Return To Lonesome Dove
by Janis Turk

The dying wish of Texas Ranger Augustus McCrae in Larry McMurtry's Lonesome Dove was to have his body brought back to Texas for its final rest. We don't know if Gus ever got to heaven, but he made it back to Lonesome Dove.

Texas ranchers Charles and Nancy Hundley live on a street called Happy Trail in San Antonio; but far away from the city lights they have recreated the legendary town of Lonesome Dove on their own South Texas property, the High Lonesome Ranch. Like old Gus, when it is time for rest the Hundleys head back to Lonesome Dove.
      "Lonesome Dove was a great book and a fine film.  It just got down to where you live, especially if you're sentimental about Texas history. Down here, the cattle drives originated. This part of Texas is where it all happened, so the idea of recreating the town of Lonesome Dove just seemed to fit," explains rancher Charles Hundley.

The Hundley's Lonesome Dove is not just a movie-set facade, either: this authentic, old West village is fully functional and is used for guest lodging on the ranch.  Made up of rustic-styled buildings such as the Dry Bean Saloon-which serves as a kitchen and dining hall-the Lonesome Dove boasts the Tumbleweed Hotel, Feed Store, and Apache Flats, as well as a  jail, a carriage house, and an outhouse. Most of these buildings are fully equipped, first-class lodging areas where guests can sleep, gather to play games, watch television, or just swap campfire stories at the end of the day. Decorated in an authentic, cowboy motif, the Lonesome Dove is the epitome of an old western outpost complete with all the amenities guests enjoy, including cable TV, VCRs, air-conditioning/heating, full baths, and comfortable furnishings.
     "Here we have a bridge just as you get into the town, just like in the movie when they come across Hat Creek into Lonesome Dove. And the first building you see is the Dry Bean.  We just loved the idea of giving our guests a whole Texas experience," remarked Nancy Hundley.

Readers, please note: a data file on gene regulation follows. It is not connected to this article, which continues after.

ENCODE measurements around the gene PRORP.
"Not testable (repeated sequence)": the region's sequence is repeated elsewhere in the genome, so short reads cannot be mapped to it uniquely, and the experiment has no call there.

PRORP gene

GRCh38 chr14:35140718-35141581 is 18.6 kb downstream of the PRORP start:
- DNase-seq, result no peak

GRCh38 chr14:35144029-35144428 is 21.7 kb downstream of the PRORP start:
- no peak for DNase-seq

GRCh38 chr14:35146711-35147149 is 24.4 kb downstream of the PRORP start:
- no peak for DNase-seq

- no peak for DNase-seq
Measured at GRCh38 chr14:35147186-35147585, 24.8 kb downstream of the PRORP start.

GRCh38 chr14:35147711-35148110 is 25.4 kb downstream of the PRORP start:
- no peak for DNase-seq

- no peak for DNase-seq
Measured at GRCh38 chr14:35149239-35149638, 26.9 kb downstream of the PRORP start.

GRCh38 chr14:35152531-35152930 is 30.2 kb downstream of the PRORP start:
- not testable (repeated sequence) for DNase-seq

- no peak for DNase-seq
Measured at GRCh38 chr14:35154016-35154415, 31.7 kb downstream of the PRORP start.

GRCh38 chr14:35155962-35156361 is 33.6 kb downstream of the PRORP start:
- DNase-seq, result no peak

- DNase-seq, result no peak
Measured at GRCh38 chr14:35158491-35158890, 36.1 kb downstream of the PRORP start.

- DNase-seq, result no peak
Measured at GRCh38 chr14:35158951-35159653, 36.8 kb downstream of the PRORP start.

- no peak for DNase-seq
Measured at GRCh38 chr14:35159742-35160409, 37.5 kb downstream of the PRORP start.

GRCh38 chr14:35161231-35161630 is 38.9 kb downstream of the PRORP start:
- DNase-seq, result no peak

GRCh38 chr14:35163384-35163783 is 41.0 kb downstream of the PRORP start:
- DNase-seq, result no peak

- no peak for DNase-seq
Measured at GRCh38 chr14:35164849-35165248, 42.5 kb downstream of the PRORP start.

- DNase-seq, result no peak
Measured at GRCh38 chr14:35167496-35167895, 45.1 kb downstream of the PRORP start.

"The whole period of the cowboys and cattle drives was so wonderful-so full of adventure and danger.  It was such an amazing period in history. Although the whole thing lasted only about twenty years, it certainly left its mark on Texas history and the spirit of Texans today. That's why we liked Lonesome Dove and used that as a kind of model for our guests' village," explained Charles.
    But the Lonesome Dove is only a small part of the Hundley's 4,300-acre ranch: "The High Lonesome is primarily a working cow/calf ranch, but we offer a hunting operation too and we have excellent opportunities for catch and release fishing in our thirty-five stock tanks and lakes," says Charles.
     The Hundleys appreciate what a blessing it is to have the High Lonesome Ranch and the Lonesome Dove, and they work hard to be responsible caretakers of all that they've been given. In fact, their ranch won the Rural Sportsman's 2001 Big Game Management Farm of the Year award for "best stewardship of the land" in Progressive Farmers of America magazine.

Bringing the ranch to its full glory also included rebuilding five barns, building many sheds and a processing room, and putting up thirteen miles of high fencing along with a lot of cross-fencing. Then the Hundleys addressed water conservation by putting a tank or lake in every section of the ranch so that wildlife would have water at all times and in all areas.  Finally, they began a renovation of the main ranch house and the ranch foremen's houses and began building the Lonesome Dove village. Using leather, cowhides, pelts, lanterns, lassos, baskets, wagon wheels, bluebonnets, and elk antler chandeliers, every building on the ranch follows a distinctly Texan theme.
     "We also like to bring out our real, authentic, 1800s chuck wagon, throw big Texas parties, and have country bands from time to time; we have guests who come from all over. It is a lot of fun, and most people have never seen anything like it. It really makes you feel like you've gone back in time," says Nancy.

    Next to the chuck wagon rests a tee-pee where a cook might sleep while on cattle drives. Canvas tarps cover the fire area as red Long Johns flap in the breeze while horses and cattle graze nearby.  A covered entertainment area, dance slab, hot tub, and huge barbecue grill rest near the chuck wagon site, and with a million stars above in the big Texas sky, its easy to forget that you're not in a bygone era of cowboys on the wide open range.
     "You know, looking back over my life, if I died and went to heaven today, the times I'd want to relive are the days I had growing up on a dairy farm. It was a family life where people worked hard and played hard. That's why the High Lonesome means so much to me. Going here is like going back in time to where I grew up," says Charles.
    "We've not just reinvented Lonesome Dove on our ranch; we've reinvented Charles' childhood. I guess it means that to a lot of people, for they seem to really love it here, and they just go nuts for the Lonesome Dove," says Nancy.


Just like old Gus, when the Hundley's and their guests need rest or when they simply long to enjoy the beauty of a Texas sunset, they head down a very happy trail and return to Lonesome Dove. 
Janis Turk, Freelance Writer -
Post Office Box 608, Seguin, Texas 78156-0608

Original photography by Janis Turk, Ltd.

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